A leading figure in Bordeaux, Philippe Cottin, former CEO of Château Mouton-Rothschild and patriarch of négociant Dubos Frères & Cie, died Sept. 10 in Bordeaux. He was 81.
Born in Lyon, Cottin came to Bordeaux in 1959 as a young man looking for his first job after a tour of duty in the Algerian War. Baron Philippe de Rothschild hired him as commercial director for Mouton Cadet, and he soon rose through the ranks to become co-CEO of Philippe de Rothschild SA, including first-growth Château Mouton-Rothschild. He remained at the helm until 1995.
“Mouton was his life,” said his son, Robert Cottin. “He found one job and stayed there his entire career.”
"He was my father's right-hand man for years, he was completely attached to Mouton," said Baroness Philippine de Rothschild. She remembers Cottin going to her father's bedroom each day—the Baron worked from bed in the morning—to sit in an armchair next to the bed and discuss the business for the day.
Cottin’s tenure in Pauillac oversaw an exciting period of innovation and modernization in the wine trade. He was instrumental in the explosive growth of the Mouton Cadet brand wine and helped bring the Opus One joint venture between Robert Mondavi and Philippe de Rothschild to fruition. "He was the man who introduced Mouton to America," said Baroness Philippine. "It was his most extraordinary achievement." But he also steered the company through tumultuous times, terrible weather and chaotic markets.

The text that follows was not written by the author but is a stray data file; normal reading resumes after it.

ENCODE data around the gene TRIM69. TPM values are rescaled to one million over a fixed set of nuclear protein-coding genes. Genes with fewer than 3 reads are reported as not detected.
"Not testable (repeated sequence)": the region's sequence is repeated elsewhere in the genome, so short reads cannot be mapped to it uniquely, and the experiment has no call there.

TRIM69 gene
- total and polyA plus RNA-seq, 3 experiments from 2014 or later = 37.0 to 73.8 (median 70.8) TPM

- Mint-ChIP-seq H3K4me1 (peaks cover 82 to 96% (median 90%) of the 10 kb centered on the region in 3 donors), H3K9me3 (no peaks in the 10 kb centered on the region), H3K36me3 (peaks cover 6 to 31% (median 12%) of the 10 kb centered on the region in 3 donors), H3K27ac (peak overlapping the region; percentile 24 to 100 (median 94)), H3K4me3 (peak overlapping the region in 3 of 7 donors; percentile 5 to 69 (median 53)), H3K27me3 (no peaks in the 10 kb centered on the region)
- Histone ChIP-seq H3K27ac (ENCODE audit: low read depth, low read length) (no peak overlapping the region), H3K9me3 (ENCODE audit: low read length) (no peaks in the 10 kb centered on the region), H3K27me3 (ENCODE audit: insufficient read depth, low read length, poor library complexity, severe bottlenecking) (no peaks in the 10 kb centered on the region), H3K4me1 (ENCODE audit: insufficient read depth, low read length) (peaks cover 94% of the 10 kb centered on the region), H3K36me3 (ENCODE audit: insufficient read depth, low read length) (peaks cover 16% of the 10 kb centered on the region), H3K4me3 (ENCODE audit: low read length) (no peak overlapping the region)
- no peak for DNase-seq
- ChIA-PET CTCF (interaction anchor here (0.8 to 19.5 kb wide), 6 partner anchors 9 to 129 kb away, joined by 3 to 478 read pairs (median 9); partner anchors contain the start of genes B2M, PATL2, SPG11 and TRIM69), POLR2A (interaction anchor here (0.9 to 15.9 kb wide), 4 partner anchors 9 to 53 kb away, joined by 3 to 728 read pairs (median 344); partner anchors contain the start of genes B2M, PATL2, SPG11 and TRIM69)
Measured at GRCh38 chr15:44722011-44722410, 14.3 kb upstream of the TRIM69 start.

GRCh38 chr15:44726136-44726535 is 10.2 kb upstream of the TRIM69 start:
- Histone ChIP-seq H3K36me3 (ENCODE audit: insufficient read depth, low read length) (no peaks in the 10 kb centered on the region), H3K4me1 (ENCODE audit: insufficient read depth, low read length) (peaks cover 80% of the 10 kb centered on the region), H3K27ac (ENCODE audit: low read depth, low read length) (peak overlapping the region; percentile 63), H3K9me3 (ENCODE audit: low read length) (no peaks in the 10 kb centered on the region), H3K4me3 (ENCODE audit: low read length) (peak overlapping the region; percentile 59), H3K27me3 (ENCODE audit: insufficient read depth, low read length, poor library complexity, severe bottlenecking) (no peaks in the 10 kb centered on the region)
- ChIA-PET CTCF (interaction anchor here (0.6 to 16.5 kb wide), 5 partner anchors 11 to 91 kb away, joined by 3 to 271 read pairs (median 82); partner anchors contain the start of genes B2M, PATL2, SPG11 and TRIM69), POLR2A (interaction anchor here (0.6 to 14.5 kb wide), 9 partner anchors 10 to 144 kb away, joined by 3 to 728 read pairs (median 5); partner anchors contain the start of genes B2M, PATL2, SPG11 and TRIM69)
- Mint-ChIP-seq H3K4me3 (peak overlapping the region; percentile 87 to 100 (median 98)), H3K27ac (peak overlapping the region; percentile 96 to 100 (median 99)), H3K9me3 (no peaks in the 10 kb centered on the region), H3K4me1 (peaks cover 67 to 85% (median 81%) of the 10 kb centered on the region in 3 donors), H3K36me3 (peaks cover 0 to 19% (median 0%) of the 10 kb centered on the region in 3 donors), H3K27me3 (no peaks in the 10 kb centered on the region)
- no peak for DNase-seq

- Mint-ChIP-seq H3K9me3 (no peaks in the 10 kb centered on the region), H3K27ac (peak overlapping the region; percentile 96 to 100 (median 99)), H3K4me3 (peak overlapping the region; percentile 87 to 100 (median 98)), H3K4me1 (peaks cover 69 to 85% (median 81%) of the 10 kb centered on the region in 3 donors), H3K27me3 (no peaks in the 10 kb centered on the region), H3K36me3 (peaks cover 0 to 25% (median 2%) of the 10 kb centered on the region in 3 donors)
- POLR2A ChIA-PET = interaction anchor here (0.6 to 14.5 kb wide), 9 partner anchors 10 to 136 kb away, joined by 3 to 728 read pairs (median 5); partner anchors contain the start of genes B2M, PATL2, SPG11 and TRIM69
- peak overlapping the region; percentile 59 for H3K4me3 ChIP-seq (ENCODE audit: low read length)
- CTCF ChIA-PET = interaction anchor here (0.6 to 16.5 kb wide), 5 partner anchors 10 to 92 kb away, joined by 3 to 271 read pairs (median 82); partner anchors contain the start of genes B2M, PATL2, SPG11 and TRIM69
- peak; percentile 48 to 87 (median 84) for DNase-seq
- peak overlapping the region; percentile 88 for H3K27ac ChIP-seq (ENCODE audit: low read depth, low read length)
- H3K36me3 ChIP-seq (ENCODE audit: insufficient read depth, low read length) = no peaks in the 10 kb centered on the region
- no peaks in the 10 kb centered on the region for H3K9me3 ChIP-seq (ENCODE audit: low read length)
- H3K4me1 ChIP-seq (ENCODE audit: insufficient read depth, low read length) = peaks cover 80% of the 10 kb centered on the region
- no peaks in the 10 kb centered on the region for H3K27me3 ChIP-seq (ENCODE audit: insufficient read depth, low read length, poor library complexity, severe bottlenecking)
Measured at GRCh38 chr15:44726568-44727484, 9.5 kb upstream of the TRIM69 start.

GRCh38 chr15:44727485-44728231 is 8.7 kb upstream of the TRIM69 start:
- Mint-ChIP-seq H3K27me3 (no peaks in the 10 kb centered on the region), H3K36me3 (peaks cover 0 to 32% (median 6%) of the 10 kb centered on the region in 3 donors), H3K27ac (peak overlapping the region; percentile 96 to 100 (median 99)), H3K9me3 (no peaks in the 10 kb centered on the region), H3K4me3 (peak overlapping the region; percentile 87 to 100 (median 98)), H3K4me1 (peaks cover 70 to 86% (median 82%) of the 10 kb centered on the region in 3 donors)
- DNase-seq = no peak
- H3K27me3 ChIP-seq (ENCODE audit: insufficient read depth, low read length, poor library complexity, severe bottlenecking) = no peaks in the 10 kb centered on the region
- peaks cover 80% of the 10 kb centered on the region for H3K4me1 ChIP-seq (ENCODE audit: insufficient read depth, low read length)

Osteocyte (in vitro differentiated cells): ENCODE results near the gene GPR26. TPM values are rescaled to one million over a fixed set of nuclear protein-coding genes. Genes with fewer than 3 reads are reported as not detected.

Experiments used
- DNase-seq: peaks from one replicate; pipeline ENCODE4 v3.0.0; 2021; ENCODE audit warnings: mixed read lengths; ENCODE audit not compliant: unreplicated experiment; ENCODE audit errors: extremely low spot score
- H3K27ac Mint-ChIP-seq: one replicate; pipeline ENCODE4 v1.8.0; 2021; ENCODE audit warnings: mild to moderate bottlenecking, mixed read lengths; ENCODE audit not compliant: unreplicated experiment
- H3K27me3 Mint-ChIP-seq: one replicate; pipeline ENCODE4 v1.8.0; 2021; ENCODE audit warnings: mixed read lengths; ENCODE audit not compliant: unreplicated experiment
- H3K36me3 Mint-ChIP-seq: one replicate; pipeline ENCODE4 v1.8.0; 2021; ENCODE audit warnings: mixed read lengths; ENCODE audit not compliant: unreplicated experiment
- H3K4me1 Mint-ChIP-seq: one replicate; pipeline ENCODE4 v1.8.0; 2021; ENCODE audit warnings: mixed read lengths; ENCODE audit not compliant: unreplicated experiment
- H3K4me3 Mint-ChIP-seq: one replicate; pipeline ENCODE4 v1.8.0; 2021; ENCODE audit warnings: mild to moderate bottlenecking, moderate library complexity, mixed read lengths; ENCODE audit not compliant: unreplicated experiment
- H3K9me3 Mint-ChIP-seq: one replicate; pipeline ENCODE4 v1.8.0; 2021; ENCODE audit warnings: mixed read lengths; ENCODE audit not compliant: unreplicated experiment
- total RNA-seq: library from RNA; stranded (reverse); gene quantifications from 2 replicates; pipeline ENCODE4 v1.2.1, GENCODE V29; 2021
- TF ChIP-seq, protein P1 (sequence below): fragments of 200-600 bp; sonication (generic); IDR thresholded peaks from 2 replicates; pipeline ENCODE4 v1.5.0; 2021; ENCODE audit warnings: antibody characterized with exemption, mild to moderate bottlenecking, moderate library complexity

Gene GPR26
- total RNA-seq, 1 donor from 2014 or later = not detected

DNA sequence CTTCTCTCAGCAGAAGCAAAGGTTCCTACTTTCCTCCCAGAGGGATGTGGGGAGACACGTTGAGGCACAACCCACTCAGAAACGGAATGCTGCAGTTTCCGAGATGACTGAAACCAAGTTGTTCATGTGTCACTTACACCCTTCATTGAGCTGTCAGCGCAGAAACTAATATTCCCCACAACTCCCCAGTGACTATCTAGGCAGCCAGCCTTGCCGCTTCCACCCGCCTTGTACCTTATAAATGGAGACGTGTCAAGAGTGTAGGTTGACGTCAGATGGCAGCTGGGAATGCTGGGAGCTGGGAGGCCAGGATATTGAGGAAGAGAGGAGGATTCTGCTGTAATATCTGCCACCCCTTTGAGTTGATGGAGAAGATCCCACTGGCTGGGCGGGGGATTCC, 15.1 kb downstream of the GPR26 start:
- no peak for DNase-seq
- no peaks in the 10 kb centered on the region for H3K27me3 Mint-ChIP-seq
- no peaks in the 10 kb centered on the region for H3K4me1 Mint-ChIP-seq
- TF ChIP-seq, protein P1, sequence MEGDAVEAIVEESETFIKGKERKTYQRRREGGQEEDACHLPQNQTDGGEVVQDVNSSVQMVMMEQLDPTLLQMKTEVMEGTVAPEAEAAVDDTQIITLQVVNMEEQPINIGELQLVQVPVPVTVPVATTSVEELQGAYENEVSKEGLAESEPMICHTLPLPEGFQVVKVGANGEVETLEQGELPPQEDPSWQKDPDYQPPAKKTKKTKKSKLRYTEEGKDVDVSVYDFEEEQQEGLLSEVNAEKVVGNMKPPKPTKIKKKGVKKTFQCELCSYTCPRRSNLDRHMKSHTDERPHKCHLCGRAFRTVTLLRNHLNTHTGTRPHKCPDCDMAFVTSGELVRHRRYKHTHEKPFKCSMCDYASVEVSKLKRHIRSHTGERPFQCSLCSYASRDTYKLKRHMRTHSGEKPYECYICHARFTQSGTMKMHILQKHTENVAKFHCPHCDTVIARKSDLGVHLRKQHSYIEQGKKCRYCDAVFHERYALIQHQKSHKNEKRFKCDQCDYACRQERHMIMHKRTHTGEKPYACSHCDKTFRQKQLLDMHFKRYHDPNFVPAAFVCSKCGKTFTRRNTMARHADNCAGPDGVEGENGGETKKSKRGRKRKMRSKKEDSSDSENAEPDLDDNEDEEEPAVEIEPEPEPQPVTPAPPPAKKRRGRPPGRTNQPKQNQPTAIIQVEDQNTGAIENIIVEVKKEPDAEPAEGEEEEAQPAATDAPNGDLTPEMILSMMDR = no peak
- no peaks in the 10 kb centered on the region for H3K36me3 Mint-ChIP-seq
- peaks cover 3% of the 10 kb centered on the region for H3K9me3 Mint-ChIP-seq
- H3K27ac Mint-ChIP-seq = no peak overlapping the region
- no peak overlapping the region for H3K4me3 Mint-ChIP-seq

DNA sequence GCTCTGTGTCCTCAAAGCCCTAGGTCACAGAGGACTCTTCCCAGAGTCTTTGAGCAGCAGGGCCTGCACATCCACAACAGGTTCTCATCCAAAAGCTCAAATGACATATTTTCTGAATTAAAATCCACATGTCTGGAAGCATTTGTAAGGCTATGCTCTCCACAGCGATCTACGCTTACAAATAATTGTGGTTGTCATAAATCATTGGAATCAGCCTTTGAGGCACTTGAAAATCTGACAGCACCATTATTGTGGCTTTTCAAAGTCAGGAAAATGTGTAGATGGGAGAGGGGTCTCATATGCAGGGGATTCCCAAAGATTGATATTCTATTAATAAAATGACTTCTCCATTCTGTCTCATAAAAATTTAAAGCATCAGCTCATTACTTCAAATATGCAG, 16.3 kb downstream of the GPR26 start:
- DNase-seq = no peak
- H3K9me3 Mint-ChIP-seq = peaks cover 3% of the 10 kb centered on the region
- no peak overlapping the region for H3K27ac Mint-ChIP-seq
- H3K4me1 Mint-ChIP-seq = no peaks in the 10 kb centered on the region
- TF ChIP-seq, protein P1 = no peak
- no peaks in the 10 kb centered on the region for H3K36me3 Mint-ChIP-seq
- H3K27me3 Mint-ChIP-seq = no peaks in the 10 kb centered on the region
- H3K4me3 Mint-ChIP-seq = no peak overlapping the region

“There was a crisis in the 1970s when prices collapsed overnight, and Philippe was in command at the time,” recounted Hervé Berland, former co-CEO of Mouton-Rothschild. Recruited by Cottin in 1977 at age 27, Berland said his "coach" taught him almost everything he knows in the business. “You felt secure with him. He was always serene—a great leader. Enthusiastic and optimistic for the future.”
After 36 years with the Rothschilds, Cottin retired. But his four children had other ideas: The family acquired Dubos Frères, one of Bordeaux’s oldest wine merchant firms, in 1997, and Philippe went back to work. “We brought him in as our advisor, and he was the cement that held us together and made sure we got along,” said Robert.
Philippe's wealth of experience made him an invaluable consultant for his children and colleagues, even on an informal basis. “I continued to see him every couple months,” said Berland, who left Mouton-Rothschild in 2011 to become general manager of second-growth Château Montrose in St.-Estèphe. “He was loyal in his friendships, and he always had interesting suggestions and comments, and a straightforward vision."
Cottin is survived by his wife, four children and six grandchildren. His children—Robert, Emmanuel, Guillaume and Martine—continue to run Dubos Frères, which includes the popular Bordeaux wine shop La Vinothèque and an e-commerce site.